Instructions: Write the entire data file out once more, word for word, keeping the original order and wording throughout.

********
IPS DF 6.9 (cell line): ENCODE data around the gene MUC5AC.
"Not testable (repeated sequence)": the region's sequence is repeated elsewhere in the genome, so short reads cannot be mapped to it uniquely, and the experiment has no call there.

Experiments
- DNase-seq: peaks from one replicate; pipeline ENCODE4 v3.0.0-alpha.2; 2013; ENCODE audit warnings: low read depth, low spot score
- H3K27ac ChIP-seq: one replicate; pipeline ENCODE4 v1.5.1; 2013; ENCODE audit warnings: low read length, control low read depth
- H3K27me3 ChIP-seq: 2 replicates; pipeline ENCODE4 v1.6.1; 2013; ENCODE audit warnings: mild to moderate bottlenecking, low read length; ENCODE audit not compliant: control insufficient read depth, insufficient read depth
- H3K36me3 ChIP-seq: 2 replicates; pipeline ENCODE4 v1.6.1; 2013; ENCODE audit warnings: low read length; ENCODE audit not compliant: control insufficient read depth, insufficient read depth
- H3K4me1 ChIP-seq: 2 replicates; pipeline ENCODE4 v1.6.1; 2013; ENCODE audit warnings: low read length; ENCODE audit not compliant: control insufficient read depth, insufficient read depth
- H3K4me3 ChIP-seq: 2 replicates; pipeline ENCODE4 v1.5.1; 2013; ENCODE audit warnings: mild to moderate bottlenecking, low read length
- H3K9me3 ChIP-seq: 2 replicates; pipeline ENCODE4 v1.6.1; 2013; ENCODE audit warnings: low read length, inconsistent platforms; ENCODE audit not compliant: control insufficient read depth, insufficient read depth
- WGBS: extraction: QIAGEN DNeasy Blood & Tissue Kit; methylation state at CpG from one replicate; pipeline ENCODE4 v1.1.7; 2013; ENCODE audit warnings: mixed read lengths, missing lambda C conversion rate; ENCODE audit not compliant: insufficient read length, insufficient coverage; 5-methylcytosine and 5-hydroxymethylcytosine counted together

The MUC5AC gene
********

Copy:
IPS DF 6.9 (cell line): ENCODE data around the gene MUC5AC.
"Not testable (repeated sequence)": the region's sequence is repeated elsewhere in the genome, so short reads cannot be mapped to it uniquely, and the experiment has no call there.

Experiments
- DNase-seq: peaks from one replicate; pipeline ENCODE4 v3.0.0-alpha.2; 2013; ENCODE audit warnings: low read depth, low spot score
- H3K27ac ChIP-seq: one replicate; pipeline ENCODE4 v1.5.1; 2013; ENCODE audit warnings: low read length, control low read depth
- H3K27me3 ChIP-seq: 2 replicates; pipeline ENCODE4 v1.6.1; 2013; ENCODE audit warnings: mild to moderate bottlenecking, low read length; ENCODE audit not compliant: control insufficient read depth, insufficient read depth
- H3K36me3 ChIP-seq: 2 replicates; pipeline ENCODE4 v1.6.1; 2013; ENCODE audit warnings: low read length; ENCODE audit not compliant: control insufficient read depth, insufficient read depth
- H3K4me1 ChIP-seq: 2 replicates; pipeline ENCODE4 v1.6.1; 2013; ENCODE audit warnings: low read length; ENCODE audit not compliant: control insufficient read depth, insufficient read depth
- H3K4me3 ChIP-seq: 2 replicates; pipeline ENCODE4 v1.5.1; 2013; ENCODE audit warnings: mild to moderate bottlenecking, low read length
- H3K9me3 ChIP-seq: 2 replicates; pipeline ENCODE4 v1.6.1; 2013; ENCODE audit warnings: low read length, inconsistent platforms; ENCODE audit not compliant: control insufficient read depth, insufficient read depth
- WGBS: extraction: QIAGEN DNeasy Blood & Tissue Kit; methylation state at CpG from one replicate; pipeline ENCODE4 v1.1.7; 2013; ENCODE audit warnings: mixed read lengths, missing lambda C conversion rate; ENCODE audit not compliant: insufficient read length, insufficient coverage; 5-methylcytosine and 5-hydroxymethylcytosine counted together

The MUC5AC gene